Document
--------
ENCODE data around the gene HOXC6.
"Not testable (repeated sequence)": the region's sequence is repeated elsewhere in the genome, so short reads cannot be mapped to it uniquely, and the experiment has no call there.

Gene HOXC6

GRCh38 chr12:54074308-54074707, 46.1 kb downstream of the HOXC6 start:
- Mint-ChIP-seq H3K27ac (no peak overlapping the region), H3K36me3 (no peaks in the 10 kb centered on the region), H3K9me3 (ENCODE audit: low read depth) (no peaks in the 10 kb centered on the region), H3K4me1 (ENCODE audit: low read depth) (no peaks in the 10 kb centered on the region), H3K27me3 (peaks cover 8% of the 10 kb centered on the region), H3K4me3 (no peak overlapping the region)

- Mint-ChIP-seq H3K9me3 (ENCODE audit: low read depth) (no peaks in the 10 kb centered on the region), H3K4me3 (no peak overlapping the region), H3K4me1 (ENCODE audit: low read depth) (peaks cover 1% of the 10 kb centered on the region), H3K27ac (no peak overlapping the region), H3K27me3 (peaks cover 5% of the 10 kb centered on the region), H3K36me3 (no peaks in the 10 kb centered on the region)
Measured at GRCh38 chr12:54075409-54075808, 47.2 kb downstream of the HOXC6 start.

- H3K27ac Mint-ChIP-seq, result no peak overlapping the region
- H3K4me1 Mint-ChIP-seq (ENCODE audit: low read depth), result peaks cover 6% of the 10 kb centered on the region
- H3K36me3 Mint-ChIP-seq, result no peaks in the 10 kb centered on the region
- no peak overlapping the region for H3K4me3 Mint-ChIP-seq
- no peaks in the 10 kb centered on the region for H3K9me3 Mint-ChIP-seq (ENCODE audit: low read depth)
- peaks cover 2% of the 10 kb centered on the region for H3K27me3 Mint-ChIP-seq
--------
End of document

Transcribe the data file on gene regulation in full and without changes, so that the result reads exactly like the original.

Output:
ENCODE data around the gene HOXC6.
"Not testable (repeated sequence)": the region's sequence is repeated elsewhere in the genome, so short reads cannot be mapped to it uniquely, and the experiment has no call there.

Gene HOXC6

GRCh38 chr12:54074308-54074707, 46.1 kb downstream of the HOXC6 start:
- Mint-ChIP-seq H3K27ac (no peak overlapping the region), H3K36me3 (no peaks in the 10 kb centered on the region), H3K9me3 (ENCODE audit: low read depth) (no peaks in the 10 kb centered on the region), H3K4me1 (ENCODE audit: low read depth) (no peaks in the 10 kb centered on the region), H3K27me3 (peaks cover 8% of the 10 kb centered on the region), H3K4me3 (no peak overlapping the region)

- Mint-ChIP-seq H3K9me3 (ENCODE audit: low read depth) (no peaks in the 10 kb centered on the region), H3K4me3 (no peak overlapping the region), H3K4me1 (ENCODE audit: low read depth) (peaks cover 1% of the 10 kb centered on the region), H3K27ac (no peak overlapping the region), H3K27me3 (peaks cover 5% of the 10 kb centered on the region), H3K36me3 (no peaks in the 10 kb centered on the region)
Measured at GRCh38 chr12:54075409-54075808, 47.2 kb downstream of the HOXC6 start.

- H3K27ac Mint-ChIP-seq, result no peak overlapping the region
- H3K4me1 Mint-ChIP-seq (ENCODE audit: low read depth), result peaks cover 6% of the 10 kb centered on the region
- H3K36me3 Mint-ChIP-seq, result no peaks in the 10 kb centered on the region
- no peak overlapping the region for H3K4me3 Mint-ChIP-seq
- no peaks in the 10 kb centered on the region for H3K9me3 Mint-ChIP-seq (ENCODE audit: low read depth)
- peaks cover 2% of the 10 kb centered on the region for H3K27me3 Mint-ChIP-seq